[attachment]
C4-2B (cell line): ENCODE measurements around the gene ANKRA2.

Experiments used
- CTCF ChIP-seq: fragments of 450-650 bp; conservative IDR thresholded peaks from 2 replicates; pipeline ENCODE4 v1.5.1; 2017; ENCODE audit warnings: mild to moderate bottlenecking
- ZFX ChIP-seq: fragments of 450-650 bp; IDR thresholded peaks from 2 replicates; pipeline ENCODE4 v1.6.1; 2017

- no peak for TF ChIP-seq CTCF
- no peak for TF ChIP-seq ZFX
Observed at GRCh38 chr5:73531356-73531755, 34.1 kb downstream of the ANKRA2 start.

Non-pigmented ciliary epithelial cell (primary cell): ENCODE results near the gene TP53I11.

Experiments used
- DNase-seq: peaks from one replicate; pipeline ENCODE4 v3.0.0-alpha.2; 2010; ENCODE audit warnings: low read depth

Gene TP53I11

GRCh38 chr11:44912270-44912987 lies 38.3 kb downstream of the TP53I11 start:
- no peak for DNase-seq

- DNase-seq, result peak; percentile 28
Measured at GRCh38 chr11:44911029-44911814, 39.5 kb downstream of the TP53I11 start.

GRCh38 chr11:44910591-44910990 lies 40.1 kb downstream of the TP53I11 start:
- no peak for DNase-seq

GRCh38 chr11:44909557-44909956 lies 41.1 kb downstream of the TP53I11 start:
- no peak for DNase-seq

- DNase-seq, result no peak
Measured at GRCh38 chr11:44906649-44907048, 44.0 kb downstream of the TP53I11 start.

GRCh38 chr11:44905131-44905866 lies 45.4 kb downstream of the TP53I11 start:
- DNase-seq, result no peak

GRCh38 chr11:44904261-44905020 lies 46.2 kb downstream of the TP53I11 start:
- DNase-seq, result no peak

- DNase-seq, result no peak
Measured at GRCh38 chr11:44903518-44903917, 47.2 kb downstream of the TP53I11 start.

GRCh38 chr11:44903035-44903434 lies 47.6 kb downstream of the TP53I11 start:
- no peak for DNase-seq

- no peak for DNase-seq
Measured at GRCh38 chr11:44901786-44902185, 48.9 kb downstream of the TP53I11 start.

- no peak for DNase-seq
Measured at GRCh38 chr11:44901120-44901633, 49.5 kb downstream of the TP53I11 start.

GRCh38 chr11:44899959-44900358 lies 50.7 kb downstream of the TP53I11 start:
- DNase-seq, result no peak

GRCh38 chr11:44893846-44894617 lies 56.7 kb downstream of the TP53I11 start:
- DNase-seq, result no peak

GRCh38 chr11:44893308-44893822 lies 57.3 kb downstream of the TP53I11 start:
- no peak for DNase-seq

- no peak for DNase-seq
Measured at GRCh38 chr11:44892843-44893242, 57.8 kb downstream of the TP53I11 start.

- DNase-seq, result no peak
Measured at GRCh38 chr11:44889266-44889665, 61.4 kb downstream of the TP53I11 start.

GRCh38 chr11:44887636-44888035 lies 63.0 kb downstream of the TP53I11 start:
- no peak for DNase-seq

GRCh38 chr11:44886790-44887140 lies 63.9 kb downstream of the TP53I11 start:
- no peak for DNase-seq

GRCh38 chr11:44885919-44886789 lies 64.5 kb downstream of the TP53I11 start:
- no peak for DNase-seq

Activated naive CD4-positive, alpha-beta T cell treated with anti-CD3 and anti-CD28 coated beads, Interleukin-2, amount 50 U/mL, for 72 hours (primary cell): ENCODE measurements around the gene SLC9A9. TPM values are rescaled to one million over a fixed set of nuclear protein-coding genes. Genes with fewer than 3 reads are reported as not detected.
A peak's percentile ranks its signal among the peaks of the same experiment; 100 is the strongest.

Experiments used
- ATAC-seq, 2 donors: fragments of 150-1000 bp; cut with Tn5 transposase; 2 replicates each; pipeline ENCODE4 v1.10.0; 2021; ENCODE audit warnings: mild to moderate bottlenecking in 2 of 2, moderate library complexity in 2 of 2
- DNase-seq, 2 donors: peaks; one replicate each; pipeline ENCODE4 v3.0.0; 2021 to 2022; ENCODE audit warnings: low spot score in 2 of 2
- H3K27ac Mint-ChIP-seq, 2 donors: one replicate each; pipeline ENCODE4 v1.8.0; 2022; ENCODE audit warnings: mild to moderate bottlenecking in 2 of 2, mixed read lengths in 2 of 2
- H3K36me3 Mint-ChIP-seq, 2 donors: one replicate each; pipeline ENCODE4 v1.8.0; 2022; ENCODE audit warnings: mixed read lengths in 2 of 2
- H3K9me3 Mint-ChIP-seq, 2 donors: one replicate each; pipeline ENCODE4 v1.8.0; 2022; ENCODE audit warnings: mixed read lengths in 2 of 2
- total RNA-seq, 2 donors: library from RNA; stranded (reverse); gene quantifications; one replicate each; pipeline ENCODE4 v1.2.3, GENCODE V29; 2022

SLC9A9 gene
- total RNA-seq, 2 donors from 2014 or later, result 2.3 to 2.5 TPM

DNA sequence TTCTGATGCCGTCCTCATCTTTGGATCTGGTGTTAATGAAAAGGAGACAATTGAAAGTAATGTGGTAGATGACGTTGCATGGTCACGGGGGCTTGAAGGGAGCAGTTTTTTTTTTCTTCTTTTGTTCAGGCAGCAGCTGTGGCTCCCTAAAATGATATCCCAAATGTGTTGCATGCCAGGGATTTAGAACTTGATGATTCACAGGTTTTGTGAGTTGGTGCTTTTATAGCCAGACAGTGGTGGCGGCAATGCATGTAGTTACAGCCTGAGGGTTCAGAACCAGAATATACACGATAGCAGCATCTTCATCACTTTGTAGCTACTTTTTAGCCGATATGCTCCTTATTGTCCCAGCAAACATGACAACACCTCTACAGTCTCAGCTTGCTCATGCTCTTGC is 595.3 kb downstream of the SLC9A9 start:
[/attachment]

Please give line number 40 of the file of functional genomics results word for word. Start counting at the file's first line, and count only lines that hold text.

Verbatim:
- no peak for DNase-seq